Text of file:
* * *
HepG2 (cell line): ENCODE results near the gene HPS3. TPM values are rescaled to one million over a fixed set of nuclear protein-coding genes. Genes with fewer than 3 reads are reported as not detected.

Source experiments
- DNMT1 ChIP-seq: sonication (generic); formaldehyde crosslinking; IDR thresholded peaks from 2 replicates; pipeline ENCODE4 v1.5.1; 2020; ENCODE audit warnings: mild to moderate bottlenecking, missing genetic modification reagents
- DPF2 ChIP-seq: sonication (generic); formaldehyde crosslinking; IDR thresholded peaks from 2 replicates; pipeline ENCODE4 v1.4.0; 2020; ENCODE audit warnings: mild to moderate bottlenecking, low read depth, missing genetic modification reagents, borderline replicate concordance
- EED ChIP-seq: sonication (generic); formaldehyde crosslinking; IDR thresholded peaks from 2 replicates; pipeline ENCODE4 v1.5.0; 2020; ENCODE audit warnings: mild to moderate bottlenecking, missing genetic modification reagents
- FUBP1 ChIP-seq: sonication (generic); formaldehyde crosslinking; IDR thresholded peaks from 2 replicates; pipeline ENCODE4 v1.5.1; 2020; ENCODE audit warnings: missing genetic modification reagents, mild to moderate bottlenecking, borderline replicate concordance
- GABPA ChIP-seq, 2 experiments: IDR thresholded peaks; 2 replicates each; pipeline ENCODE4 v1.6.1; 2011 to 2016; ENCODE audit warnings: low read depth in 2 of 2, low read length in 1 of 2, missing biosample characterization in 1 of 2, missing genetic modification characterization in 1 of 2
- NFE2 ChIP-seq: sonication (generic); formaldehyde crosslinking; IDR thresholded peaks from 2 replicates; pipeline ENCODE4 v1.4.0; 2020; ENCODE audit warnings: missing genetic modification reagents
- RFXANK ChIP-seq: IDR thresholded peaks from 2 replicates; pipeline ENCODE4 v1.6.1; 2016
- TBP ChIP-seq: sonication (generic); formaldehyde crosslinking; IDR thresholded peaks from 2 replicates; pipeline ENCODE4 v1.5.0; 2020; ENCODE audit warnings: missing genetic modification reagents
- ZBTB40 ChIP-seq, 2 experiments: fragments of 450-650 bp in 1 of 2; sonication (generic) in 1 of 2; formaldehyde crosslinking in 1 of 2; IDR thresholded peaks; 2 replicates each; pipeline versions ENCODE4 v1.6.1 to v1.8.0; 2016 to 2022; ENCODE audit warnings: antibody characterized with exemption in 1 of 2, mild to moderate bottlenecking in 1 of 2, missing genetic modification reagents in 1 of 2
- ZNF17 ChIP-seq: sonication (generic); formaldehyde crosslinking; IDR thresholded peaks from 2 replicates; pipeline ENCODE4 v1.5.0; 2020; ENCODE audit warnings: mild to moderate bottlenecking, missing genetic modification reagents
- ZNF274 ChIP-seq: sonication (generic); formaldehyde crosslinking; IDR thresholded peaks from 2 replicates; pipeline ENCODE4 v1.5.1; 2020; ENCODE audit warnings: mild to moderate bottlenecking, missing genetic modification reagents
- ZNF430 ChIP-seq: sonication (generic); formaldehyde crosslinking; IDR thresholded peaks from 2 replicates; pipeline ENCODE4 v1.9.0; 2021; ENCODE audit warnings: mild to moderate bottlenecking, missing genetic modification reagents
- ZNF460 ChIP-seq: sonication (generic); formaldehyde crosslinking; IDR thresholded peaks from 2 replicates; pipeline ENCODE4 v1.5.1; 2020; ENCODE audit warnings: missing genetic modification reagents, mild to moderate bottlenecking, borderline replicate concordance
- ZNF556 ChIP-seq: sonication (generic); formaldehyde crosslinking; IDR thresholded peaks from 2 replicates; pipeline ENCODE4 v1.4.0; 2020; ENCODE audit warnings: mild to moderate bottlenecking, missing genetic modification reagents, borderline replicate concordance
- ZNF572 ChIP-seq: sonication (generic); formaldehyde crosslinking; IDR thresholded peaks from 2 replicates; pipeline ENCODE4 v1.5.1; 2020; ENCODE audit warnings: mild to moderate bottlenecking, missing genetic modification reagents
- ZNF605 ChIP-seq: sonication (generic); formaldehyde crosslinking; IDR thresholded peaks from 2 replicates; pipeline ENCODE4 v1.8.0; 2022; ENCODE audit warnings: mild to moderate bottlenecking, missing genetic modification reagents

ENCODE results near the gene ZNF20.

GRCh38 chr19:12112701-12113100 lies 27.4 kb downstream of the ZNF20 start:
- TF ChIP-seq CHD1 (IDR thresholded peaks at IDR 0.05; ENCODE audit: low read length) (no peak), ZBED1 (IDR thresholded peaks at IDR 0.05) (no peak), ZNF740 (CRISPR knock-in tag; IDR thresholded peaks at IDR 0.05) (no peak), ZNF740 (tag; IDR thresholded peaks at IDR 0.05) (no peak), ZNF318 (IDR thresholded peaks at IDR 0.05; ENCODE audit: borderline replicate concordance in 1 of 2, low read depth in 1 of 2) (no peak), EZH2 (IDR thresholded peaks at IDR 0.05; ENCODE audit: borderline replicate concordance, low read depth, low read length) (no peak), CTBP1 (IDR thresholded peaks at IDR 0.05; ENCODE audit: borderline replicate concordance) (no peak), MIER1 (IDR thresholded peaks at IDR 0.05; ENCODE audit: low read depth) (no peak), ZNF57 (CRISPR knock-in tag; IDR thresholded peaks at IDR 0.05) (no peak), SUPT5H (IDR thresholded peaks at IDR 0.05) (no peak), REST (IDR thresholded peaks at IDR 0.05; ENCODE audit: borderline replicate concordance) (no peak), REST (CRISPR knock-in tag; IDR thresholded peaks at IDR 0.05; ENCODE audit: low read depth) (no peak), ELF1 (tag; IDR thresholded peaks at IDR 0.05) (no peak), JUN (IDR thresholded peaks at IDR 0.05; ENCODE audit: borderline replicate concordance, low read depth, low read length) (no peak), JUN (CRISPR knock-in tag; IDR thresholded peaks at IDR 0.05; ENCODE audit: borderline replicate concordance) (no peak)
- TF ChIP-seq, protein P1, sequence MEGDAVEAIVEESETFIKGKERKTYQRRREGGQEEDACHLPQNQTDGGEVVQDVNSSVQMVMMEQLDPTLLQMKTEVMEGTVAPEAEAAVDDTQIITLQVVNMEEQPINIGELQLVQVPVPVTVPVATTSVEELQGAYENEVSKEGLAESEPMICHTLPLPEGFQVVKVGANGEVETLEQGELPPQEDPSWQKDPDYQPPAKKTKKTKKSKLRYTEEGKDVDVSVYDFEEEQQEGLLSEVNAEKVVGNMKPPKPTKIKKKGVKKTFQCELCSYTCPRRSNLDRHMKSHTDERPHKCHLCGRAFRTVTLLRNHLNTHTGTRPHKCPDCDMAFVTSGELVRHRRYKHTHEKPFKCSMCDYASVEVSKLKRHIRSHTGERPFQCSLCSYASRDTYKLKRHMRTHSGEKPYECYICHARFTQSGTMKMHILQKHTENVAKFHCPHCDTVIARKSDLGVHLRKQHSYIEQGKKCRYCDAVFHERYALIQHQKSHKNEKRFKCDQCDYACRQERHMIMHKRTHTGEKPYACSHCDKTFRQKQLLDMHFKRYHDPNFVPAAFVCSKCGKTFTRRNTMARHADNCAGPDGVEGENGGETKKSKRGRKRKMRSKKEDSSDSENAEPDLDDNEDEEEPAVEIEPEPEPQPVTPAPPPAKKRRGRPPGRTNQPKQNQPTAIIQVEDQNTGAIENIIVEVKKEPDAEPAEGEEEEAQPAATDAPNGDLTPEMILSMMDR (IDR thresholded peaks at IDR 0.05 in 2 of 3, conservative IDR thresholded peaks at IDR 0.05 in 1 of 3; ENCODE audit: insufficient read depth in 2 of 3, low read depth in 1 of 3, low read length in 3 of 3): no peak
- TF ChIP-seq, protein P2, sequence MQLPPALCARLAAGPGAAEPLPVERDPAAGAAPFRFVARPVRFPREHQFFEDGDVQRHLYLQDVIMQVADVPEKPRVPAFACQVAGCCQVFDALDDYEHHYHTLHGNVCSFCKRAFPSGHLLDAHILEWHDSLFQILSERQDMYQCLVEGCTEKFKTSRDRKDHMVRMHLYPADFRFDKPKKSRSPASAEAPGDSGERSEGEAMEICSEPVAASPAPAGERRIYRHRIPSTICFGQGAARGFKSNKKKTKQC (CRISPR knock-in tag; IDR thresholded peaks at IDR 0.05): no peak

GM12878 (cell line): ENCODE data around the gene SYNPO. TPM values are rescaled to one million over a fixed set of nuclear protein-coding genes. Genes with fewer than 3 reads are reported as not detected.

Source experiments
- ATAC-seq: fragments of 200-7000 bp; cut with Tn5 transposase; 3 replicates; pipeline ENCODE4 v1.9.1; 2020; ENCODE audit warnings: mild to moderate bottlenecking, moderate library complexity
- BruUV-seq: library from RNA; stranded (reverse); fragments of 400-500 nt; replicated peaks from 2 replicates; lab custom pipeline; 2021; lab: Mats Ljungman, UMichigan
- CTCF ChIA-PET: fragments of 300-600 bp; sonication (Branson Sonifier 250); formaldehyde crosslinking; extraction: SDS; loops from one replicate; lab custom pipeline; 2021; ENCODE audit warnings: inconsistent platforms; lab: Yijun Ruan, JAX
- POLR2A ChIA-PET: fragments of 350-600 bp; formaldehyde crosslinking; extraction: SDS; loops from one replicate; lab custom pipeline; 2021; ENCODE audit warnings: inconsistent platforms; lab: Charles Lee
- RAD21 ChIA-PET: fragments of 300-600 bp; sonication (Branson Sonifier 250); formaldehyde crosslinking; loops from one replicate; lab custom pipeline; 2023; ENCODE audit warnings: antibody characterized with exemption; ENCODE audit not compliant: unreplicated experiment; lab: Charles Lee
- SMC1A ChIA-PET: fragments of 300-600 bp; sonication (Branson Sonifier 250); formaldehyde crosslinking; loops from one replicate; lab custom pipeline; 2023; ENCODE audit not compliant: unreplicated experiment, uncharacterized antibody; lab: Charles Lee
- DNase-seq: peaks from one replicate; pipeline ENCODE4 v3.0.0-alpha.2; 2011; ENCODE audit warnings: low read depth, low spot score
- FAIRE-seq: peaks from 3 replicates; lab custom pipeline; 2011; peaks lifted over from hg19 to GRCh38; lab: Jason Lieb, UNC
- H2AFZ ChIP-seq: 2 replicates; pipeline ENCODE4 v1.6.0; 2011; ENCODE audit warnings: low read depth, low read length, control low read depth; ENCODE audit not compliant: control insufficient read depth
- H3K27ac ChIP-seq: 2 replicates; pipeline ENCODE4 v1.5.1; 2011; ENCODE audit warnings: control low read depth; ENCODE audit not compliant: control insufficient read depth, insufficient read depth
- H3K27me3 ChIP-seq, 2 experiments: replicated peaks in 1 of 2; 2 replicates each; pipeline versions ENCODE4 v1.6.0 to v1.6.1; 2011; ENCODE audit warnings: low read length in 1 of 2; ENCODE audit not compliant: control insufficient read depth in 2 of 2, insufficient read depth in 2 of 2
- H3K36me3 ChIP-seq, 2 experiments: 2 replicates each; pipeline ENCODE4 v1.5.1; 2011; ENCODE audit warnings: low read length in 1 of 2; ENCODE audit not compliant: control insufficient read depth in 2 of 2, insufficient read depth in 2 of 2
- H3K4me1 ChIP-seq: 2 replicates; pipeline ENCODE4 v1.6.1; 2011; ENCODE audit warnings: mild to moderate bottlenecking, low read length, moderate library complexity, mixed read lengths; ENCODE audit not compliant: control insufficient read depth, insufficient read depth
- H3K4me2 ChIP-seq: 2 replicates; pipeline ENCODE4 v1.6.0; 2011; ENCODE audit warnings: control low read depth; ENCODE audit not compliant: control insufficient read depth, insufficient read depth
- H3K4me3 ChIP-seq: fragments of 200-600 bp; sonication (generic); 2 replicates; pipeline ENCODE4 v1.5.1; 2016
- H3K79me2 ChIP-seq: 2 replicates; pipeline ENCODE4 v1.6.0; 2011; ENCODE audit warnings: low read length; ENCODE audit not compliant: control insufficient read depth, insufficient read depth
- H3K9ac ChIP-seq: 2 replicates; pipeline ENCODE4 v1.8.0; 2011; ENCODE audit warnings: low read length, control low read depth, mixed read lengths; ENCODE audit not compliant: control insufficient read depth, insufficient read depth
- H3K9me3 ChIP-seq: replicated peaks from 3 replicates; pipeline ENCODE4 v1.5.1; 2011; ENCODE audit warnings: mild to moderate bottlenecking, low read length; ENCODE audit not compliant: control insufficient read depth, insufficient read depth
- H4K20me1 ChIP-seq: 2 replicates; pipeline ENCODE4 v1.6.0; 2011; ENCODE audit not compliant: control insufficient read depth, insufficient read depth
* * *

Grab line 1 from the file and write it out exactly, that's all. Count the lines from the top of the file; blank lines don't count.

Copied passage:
HepG2 (cell line): ENCODE results near the gene HPS3. TPM values are rescaled to one million over a fixed set of nuclear protein-coding genes. Genes with fewer than 3 reads are reported as not detected.